X
November 28, 2014 3:31 PM
South Africa remains plagued by AIDS despite massive government and NGO efforts on prevention and life-sustaining Anti-Retro-Viral programs. But the country has opened up another front to reduce new HIV infections: promoting circumcision. Emilie Iob reports for VOA News from a pioneering circumcision center in Orange Farm, Johannesburg.
Video

Video South Africa Sees Male Circumcision as Way to Reduce HIV Infections

South Africa remains plagued by AIDS despite massive government and NGO efforts on prevention and life-sustaining Anti-Retro-Viral programs. But the country has opened up another front to reduce new HIV infections: promoting circumcision. Emilie Iob reports for VOA News from a pioneering circumcision center in Orange Farm, Johannesburg.
Video

Video To Make A Living, Nairobi Street Vendors Face Legal Hurdles, Physical Violence

The Nairobi City Council has been accused of brutality in dealing with hawkers in the Central Business District - in order to stop them from illegally selling their wares on the streets. Lenny Ruvaga has more for VOA News from the Kenyan capital.
Video

Video For Obama, Ferguson Violence is a Personal Issue

Throughout the crisis in Ferguson, Missouri, President Barack Obama has urged calm, restraint and respect for the rule of law. But the events in Ferguson have prompted him to call — more openly than he has before — for profound changes to end the racism and distrust that he believes still exists between whites and blacks in the United States. VOA White House correspondent Luis Ramirez reports.
Video

Video Online Magazine Gets Kids Discussing Big Questions

Teen culture in America is often criticized for being superficial. But an online magazine has been encouraging some teenagers to explore deeper issues, and rewarding their efforts. VOA religion reporter Jerome Socolovsky went to this year’s Kidspirit awards ceremony in New York.
Video

Video US Community Kicks Off Thanksgiving With Parade

Thursday is Thanksgiving in the United States, a holiday whose roots go back to the country's earliest days as a British colony. One way Americans celebrate the occasion is with parades. Anush Avetisyan takes us to one such event on the day before Thanksgiving near Washington, where a community's diversity is on display. Joy Wagner narrates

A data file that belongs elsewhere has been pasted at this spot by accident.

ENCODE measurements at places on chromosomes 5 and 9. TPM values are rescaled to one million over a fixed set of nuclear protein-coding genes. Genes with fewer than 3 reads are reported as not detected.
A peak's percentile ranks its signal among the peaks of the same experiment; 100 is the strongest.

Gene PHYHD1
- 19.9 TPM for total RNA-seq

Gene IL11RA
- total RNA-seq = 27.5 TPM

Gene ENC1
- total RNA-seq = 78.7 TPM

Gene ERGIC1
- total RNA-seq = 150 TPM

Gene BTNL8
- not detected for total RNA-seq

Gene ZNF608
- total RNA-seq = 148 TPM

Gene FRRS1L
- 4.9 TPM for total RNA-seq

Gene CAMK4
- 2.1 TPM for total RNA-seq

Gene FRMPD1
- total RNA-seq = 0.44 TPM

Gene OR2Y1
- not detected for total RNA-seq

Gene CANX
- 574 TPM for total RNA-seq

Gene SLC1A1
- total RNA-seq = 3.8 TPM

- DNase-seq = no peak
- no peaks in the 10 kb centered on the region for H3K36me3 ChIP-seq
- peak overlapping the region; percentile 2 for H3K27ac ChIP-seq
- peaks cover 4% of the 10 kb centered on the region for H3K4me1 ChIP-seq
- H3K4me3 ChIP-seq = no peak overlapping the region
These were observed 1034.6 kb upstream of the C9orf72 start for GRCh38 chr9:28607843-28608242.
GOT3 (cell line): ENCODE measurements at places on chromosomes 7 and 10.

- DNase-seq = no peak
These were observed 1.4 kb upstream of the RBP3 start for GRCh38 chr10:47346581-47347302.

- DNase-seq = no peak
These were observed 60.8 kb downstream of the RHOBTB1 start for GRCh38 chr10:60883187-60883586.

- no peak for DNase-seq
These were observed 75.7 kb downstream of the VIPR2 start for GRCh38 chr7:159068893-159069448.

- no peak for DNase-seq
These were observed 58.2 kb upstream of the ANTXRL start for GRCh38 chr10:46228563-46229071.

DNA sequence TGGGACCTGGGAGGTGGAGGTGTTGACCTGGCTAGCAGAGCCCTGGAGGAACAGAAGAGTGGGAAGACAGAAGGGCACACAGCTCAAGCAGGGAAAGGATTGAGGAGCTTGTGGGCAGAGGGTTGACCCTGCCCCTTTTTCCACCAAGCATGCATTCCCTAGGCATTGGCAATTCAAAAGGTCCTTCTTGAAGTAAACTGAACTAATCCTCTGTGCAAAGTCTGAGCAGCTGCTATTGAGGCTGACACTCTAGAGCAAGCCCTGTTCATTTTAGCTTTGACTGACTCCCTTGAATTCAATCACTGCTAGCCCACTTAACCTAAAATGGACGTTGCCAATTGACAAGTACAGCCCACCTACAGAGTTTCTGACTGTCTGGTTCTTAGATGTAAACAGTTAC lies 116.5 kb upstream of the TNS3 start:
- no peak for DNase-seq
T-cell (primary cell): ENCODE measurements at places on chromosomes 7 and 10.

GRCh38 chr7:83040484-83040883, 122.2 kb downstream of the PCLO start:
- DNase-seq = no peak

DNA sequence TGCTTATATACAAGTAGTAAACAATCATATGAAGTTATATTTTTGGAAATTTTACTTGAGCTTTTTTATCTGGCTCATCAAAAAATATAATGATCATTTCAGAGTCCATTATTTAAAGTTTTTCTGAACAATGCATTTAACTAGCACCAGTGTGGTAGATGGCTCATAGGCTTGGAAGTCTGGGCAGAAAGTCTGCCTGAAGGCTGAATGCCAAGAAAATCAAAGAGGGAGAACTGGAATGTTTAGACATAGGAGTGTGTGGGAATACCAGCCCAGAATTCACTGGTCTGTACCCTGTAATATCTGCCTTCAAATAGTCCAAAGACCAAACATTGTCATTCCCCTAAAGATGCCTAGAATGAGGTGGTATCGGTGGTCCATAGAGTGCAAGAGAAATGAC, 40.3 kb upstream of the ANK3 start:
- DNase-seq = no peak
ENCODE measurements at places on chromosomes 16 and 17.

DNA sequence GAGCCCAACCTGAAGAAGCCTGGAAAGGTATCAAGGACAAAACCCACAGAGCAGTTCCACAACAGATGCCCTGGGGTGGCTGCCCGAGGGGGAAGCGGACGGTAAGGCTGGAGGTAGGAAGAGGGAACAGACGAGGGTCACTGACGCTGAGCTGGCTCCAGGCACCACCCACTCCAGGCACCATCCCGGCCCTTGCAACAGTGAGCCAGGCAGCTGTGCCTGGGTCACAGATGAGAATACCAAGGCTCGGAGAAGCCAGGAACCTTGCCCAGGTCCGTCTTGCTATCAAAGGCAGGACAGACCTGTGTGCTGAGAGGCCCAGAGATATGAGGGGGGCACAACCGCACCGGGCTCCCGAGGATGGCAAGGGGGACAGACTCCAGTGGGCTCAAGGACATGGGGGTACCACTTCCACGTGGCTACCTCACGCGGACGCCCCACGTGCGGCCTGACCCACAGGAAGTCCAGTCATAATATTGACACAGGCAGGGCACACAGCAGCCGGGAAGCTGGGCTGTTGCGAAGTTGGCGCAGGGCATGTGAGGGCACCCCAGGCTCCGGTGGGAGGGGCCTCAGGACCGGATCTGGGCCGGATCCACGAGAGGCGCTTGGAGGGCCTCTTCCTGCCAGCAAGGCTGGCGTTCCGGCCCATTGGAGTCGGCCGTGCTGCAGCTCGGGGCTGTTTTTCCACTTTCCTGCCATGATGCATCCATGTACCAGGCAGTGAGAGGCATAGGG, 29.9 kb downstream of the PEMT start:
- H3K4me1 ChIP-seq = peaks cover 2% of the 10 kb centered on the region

Video

Video Aung San Suu Kyi: Myanmar Opposition to Keep Pushing for Constitutional Change

Myanmar opposition leader Aung San Suu Kyi says she and her supporters will continue pushing to amend a constitutional clause that bars her from running for president next year. VOA's Than Lwin Htun reports from the capital Naypyitaw in this report narrated by Colin Lovett.
Video

Video Mali Attempts to Shut Down Ebola Transmission Chain

Senegal and Nigeria were able to stop small Ebola outbreaks by closely monitoring those who had contact with the sick person and quickly isolating anyone with symptoms. Mali is now scrambling to do the same. VOA’s Anne Look reports from Mali on what the country is doing to shut down the chain of transmission.
Video

Video Ukraine Marks Anniversary of Deadly 1930s Famine

During a commemoration for millions who died of starvation in Ukraine in the early 1930s, President Petro Poroshenko lashed out at Soviet-era totalitarianism for causing the deaths and accused today’s Russian-backed rebels in the east of using similar tactics. VOA’s Daniel Shearf reports from Kyiv.
Video

Video Hong Kong Protests at a Crossroads

New public opinion polls in Hong Kong indicate declining support for pro-democracy demonstrations after weeks of street protests. VOA’s Bill Ide in Guangzhou and Pros Laput in Hong Kong spoke with protesters and observers about whether demonstrators have been too aggressive in pushing for change.
Video

Video US Immigration Relief Imminent for Mixed-Status Families

Tens of thousands of undocumented immigrants in the Washington, D.C., area may benefit from a controversial presidential order announced this week. It's not a path to citizenship, as some activists hoped. But it will allow more immigrants who arrived as children or who have citizen children, to avoid deportation and work legally. VOA's Victoria Macchi talks with one young man who benefited from an earlier presidential order, and whose parents may now benefit after years of living in fear.
Video

Video New Skateboard Defies Gravity

A futuristic dream only a couple of decades ago, the hoverboard – a skateboard that floats above the ground - has finally been made possible. While still not ready for mass production, it promises to become a cool mode of transport... at least over some surfaces. VOA’s George Putic reports.
Video

Video Falling Gas Prices Impact US Oil Extraction

With the price of oil now less than $80 a barrel, motorists throughout the United States are benefiting from gas prices below $3 a gallon. But as VOA’s Kane Farabaugh reports, the decreasing price of petroleum has a downside for the hydraulic fracturing industry in the United States.

All About America

AppleAndroid